The H.L. Neblett Community Center first opened its doors to the youth in the area in 1936. However, the seed was first sown when Dr. Reginald Neblett and his wife Hattie opened their basement to children in the neighborhood in 1932.
Reginald moved his physician’s office to Owensboro in 1930 and had only been in town for a few minutes when he was summoned to treat a gunshot victim. After treating the young man who eventually died, he said to his wife, “We have to do something to keep these kids off the street.”
With the support of her husband and other members of the community, Hattie laid the foundation for the Neblett Center in their basement. The initial building was an old tobacco warehouse that was renovated in 1942 and underwent intense renovations throughout the years.
“This place has and continues to make an impact within the community,” said current Executive Director Olga McKissic. “It’s been a part of my life since I was born — I grew up there and it’s my honor and pleasure to serve as executive director.”
After operating with several restrictions in place through the pandemic, the facility reopened its doors on July 6 and is operating in its traditional capacity. The present location opened in 2006 and features a library, gymnasium, fitness room, game room, dining room, commercial kitchen, and classrooms.
The Neblett Center offers a certified and state-licensed child care facility for those between the ages of 6 weeks and 12 years that teaches fundamental life and literacy skills. They also provide an evening recreation program, a free physical fitness center, a food nutrition program, and various opportunities for aging adults.
The facility also offers an after-school enrichment program and serves as host to the Western Academy, a program for Black and biracial males grades 3 through 12. According to their website, the mission of the academy is to encourage, empower, and educate young males to excel and create a positive footprint in the world.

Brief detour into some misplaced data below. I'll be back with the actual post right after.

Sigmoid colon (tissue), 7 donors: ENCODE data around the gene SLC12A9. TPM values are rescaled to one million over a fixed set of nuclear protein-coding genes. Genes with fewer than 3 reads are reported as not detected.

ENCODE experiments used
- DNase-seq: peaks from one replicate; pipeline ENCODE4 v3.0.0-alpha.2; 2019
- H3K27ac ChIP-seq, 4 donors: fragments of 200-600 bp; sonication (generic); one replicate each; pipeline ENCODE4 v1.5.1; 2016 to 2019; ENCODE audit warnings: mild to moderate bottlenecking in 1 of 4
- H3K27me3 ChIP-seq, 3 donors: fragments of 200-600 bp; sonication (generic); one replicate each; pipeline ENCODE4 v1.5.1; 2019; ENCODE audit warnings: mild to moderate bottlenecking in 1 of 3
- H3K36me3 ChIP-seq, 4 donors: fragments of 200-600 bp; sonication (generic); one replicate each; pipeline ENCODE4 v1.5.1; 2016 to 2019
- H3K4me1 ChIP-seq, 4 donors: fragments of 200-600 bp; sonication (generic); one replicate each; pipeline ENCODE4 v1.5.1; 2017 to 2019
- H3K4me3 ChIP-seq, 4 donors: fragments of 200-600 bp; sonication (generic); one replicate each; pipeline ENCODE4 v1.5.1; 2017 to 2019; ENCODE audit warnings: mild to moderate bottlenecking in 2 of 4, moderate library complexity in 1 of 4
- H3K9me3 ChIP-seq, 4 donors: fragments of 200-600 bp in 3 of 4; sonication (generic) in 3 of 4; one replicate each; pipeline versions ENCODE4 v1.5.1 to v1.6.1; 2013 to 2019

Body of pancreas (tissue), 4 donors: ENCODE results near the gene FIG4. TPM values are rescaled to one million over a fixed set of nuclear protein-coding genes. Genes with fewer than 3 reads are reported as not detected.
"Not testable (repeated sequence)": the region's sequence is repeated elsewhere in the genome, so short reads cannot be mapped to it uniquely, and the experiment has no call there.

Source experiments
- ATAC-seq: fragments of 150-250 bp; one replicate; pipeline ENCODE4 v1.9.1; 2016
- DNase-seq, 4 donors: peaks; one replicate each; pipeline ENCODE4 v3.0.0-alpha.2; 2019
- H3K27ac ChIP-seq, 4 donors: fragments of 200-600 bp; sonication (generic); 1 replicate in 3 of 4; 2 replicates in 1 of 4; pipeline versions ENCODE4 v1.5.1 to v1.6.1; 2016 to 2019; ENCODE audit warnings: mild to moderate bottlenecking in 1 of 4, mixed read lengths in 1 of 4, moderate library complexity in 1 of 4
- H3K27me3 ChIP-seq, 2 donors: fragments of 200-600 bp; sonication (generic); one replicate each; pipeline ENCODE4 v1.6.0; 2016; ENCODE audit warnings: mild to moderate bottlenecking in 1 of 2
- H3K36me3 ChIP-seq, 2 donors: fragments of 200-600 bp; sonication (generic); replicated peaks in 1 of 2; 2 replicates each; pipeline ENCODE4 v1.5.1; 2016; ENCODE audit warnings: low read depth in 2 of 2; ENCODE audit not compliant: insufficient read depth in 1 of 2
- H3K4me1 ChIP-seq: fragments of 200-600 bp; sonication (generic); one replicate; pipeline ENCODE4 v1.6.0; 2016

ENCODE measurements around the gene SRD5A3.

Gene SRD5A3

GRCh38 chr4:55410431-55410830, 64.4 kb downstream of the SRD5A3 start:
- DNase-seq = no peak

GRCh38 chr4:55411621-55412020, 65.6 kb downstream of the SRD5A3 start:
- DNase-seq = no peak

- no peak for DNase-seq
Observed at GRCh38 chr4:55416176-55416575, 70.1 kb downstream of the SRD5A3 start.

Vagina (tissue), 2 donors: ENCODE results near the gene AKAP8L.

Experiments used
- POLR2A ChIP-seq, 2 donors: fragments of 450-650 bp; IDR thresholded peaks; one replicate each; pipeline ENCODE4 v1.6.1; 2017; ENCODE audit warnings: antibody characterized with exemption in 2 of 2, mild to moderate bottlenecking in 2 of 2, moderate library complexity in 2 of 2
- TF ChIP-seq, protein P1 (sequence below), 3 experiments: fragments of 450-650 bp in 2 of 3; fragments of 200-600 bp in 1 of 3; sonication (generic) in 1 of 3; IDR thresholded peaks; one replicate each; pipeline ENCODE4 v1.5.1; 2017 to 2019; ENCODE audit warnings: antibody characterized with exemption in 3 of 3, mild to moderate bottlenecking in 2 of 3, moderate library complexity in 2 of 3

McKissic credits the community and the many partnerships they’ve formed through the years as the basis for their continued success.
“Community is part of our name — the Owensboro community has been very supportive of our many programs and offerings,” she said. “We are in the neighborhood but we are open to anyone that needs our services.”
Among the center’s many partners, the United Way has maintained its partnership since 1946. Support from partners and local, state, and federal governments assisted in easing the burden of the pandemic.
“It was doable — we received guidelines from the state and worked closely with them to put restrictions in place,” McKissic said. “We wanted to keep our doors open. We had some wonderful folks that helped us during COVID to provide gift baskets and support for the senior citizens in the community. The state and the federal government have been awesome.”
In appreciation of their many corporate partners, the center will offer luncheons to express their gratitude. They also offer several events that range from Martin Luther King Jr. and Juneteenth celebrations to Kentucky Derby Breakfasts and Christmas programs.
McKissic and the center wished to express their sincerest appreciation to the community and their many partners:
“We appreciate you and all you do.”
By: Joh Kirkpatrick The Owensboro Times